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305-Million-Year-Old Fossil Helps Unravel the Spider’s Evolutionary Web

The spider look-alike shows what separates modern spiders from their ancient eight-legged cousins

Scan of Idmonarachne brasieri (Garwood/Museum National d'Histoire Naturelle)
smithsonian.com

Decades ago, amateur fossil hunter Daniel Sotty was exploring a fossil bed in Montceau-les-Mines in eastern France when he came across what looked like a tiny spider fossil. When researchers examined the find, however, they realized it wasn’t a spider at all. Now, this 305-million year-old spider look-alike is helping scientist learn how our modern 8-legged web-spinners came to be.

“When I first saw it, I was unsure what kind of arachnid it was,” University of Manchester paleontologist Russell Garwood, who worked on the fossil tells Brian Switek at National Geographic. “The legs and entire front half of the body [were] buried in the rock.”

When Garwood’s team, who recently published their results in Proceedings of the Royal Society B, performed a CT scan and examined the 3-D model of creature, they realized it was unlike other invertebrates. “This fossil is the most closely related thing we have to a spider that isn't a spider,” Garwood tells Jonathan Webb at the BBC.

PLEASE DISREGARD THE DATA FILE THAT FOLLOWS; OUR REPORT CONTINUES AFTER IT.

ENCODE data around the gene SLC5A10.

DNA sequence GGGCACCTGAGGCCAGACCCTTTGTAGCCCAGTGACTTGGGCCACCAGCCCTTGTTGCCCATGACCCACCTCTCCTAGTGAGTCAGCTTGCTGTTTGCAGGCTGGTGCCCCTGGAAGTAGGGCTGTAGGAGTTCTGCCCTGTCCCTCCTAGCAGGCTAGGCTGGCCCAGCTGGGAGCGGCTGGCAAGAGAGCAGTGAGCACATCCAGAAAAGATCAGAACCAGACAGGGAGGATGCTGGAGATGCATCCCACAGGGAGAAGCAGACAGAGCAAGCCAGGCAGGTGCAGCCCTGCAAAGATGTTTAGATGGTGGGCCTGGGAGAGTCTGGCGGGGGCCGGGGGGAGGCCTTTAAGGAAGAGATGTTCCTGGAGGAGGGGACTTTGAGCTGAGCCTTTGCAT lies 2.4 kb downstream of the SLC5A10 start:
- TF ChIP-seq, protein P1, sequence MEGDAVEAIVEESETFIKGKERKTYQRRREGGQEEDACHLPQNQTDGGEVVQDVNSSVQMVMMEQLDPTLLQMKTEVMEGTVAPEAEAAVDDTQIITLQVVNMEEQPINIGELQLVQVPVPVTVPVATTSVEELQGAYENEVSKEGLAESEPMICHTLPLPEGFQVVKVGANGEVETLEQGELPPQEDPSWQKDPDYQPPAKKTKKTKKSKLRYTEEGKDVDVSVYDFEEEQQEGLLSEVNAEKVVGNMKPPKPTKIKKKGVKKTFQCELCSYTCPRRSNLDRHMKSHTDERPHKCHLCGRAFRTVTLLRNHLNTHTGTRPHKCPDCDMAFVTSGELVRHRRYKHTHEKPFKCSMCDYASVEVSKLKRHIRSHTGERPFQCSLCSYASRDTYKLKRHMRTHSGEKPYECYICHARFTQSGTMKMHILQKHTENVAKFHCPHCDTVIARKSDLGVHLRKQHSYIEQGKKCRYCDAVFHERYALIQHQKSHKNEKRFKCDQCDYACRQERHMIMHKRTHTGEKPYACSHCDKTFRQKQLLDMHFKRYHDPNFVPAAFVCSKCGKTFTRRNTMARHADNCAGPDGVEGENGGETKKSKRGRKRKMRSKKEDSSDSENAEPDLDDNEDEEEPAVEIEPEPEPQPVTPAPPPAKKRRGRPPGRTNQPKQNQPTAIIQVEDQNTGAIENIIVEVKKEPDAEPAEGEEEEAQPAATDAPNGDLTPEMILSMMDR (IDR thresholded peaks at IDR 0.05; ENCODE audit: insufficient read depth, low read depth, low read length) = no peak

Dubbed Idmonarachne brasieri after Idmon, Arachne the weaver’s father in Greek mythology, the invertebrate has eight legs and fangs like a spider. But the creature has a segmented abdomen and was probably only able to squirt silk globs as opposed to the delicate threads of modern spiders.

The reason? Idmonarchne​​ lacks an organ called a spinneret, which spiders use to direct the silk and weave elaborate webs.

Idmonarchne is similar to other ancient spider relative known uraraneids, which likely used its sticky silk to line burrows or wrap up their eggs. “[Idmonarchne] falls along the line of evolution towards true spiders,” arachnologist Jonathan Coddington of the Smithsonian's National Museum of Natural History tells Switek. “[It] implies a fairly neat set of transitions to true silk production.” 

“The earliest known spider is actually from the same fossil deposit—and it definitely has spinnerets,” Garwood tells Webb. “So what we’re actually looking at is an extinct lineage that split off the spider line some time before 305 million years ago, and those two have evolved in parallel.”

But because the specimen is only 0.6 to 0.8 inches long, Garwood had to make sure that the spinnerets hadn’t simply fallen out. So he sent the specimen the Diamond synchrotron, a specialized scanner in England that can pick up tiny details. The results did not show any holes where spinnerets could have been.

Garwood tells The Guardian that’s what really separates Idmonarchne from the long reign of modern spiders. “The key innovation of spiders is the spinnerets,” he says, “and that is probably responsible for their massive success.”

About Jason Daley

Jason Daley is a Madison, Wisconsin-based writer specializing in natural history, science, travel, and the environment. His work has appeared in Discover, Popular Science, Outside, Men’s Journal, and other magazines.

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